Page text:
The question isn’t whether you’ll benefit from implementing SIOP. The only question relates to what you’ll achieve based on your priority focus. Will it lean in the direction of margins, cash flow or customer loyalty and revenue growth? If you’d like to learn more about how to benefit from SIOP, read about it in our blog, explore our proprietary process for SIOP, 4 Excel or contact us to discuss an assessment.

 

Did you like this article?  Continue reading on this topic:
The Strategic Benefit of SIOP
Have you Thought about Increasing Demand??



Why Southwest Customers Wouldn’t Buy a Bentley

July 24th, 2019

After giving 10 speeches on pricing and profits to groups of CEOs, it is certainly top of mind. Yet, it should always be top of mind for executive teams. One unanimous finding from the informal research of executives is that pricing is a strategic topic.  So, we must find time! When is the last time you focused on pricing?

Whether you consider pricing a strategic topic or not, it will directly impact your business. Let’s start with three typical options from a branding point-of-view.

  1. Low price leader – Southwest and Walmart are great examples of this. No one flies Southwest to have a first class experience. Instead, they are accessible to the general public and fun to fly. Their prices have to match their brand, and low prices do NOT equate to lower profits. Southwest has been consistently profitable when the higher priced airlines weren’t!
  2. Luxury brands – Similar to the low price leader, a Bentley or Gucci denotes the luxury image. If you found a low price on a Bentley, you would definitely think it was a lemon. In the B2B world, the same holds true. We work with a high quality lawn and garden equipment and tools supplier.  Their prices have to remain higher than the low cost brands to maintain their image and customer base. Of course, they need to provide more education and value for their customers as it is what they expect.
  3. Customer focused – In this case, the brand is all about the customer.  These companies are known for going the extra mile and providing superior value for their target customers. If it is all about value in the eyes of your customer, don’t you think your price better align to this value? Of course! If not, it is the epitome of the opposite of the brand.

Have you thought about your strategy and whether it relates to your pricing? It is easy to get caught up in competitive pricing situations and start to lower your price.  However, it might be the time to take a step back and see whether what you are doing matches your branding and strategy.

For example, one CEO provided an example of when she was a VP of Sales at a significant company. They had a niche product with unique value and higher prices. The sales teams were starting to see competition and thought they had to reduce pricing slightly to maintain their position.  The CEO said ‘no’. They were the leader and had value their competitors didn’t. It was a really hard process for the sales team to go back and talk value instead of giving in on price but they managed it. Fast forward to the next year. They were successful in maintaining their prices and didn’t lose business. Instead of falling into price war thinking, they talked about value.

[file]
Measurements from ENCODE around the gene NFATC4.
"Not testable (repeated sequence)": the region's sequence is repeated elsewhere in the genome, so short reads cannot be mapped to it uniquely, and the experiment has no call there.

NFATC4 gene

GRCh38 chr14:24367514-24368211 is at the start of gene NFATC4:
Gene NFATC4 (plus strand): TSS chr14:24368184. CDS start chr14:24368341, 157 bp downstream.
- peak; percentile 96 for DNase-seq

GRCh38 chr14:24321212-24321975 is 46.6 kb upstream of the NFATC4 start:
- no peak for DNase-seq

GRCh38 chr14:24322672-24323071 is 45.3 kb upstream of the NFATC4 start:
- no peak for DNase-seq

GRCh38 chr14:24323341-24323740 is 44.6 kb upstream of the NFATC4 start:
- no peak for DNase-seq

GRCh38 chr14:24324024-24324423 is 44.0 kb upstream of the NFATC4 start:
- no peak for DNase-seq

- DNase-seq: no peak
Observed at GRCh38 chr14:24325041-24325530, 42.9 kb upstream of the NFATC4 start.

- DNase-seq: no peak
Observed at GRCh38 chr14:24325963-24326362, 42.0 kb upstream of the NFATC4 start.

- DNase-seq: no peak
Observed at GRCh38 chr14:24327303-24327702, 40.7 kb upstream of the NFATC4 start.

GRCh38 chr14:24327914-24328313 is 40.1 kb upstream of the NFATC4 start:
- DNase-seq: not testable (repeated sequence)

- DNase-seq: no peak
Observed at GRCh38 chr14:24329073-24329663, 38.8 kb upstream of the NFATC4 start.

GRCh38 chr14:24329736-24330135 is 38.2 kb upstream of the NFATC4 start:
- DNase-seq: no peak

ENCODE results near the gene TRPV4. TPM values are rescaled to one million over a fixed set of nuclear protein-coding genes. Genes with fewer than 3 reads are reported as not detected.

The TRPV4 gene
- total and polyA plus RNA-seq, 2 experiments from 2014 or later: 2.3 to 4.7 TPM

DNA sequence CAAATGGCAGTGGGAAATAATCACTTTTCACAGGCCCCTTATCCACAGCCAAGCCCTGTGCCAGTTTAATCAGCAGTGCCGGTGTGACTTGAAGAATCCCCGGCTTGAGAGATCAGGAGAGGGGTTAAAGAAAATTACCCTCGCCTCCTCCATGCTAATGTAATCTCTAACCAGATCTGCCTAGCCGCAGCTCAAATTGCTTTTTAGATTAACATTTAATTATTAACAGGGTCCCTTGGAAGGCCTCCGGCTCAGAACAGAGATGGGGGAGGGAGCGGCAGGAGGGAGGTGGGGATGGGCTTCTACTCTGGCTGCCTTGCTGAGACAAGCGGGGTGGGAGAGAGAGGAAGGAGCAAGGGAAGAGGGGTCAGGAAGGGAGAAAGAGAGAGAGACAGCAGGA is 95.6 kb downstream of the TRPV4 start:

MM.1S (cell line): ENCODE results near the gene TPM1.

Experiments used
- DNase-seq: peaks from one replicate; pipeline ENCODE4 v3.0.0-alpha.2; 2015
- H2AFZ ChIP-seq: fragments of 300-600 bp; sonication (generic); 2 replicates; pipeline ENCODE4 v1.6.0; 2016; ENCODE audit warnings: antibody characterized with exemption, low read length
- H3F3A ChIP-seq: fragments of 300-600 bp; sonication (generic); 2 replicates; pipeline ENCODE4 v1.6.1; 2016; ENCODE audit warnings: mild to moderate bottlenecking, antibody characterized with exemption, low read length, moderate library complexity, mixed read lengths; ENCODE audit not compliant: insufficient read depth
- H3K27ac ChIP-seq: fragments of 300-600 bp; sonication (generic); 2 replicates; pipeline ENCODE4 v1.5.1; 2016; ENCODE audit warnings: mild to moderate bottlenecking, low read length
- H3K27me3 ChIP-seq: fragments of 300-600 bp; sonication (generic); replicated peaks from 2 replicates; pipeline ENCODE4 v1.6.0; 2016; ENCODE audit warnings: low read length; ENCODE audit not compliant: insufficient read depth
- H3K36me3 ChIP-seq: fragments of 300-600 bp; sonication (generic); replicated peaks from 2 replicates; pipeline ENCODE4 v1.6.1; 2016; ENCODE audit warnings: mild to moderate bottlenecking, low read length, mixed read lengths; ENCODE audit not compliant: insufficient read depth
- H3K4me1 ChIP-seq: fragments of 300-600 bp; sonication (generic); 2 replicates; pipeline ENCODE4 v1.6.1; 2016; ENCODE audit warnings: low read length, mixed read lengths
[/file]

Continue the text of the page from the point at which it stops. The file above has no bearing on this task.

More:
What Do We Need to Think About Related to Strategic Pricing?

From an 80/20 perspective:

  • Who is your target customer? Think about your answer. Hopefully, it isn’t anyone willing to pay for your product or service! Yet that is an easy trap to fall into. Instead, take a step back and think about your target customer. What is their profile? How many current customers are target customers?
  • What do your target customers value? Although we tend to spend 80% of our time on 20% of our customers, the key question is whether these are the target customers. Do we know what our target customers value? Don’t think about your customer base and your daily interactions to answer this question. Instead, think only about your target customers. If you don’t know, find out! Being clear on this alone will yield dramatic results.
  • Is your pricing aligned with your target customers and their expectations of value? This is a tricky one. In our experience, 80%+ of our clients have room for improvement when we get to this point. It also changes over time.  If you last put thought into this even a year or two ago, you are acting on old information!

There is vast opportunity to keep pricing top of mind as it relates to your strategy. Why do this? It is a top strategy to ensure customer value (to grow your business) and increase bottom line profits simultaneously. If you are interested in a pricing & profits assessment, contact us.

Did you like this article?  Continue reading on this topic:
Pricing & Profits: It’s Not All About Revenue
Gaining New Ideas to Increase Business Value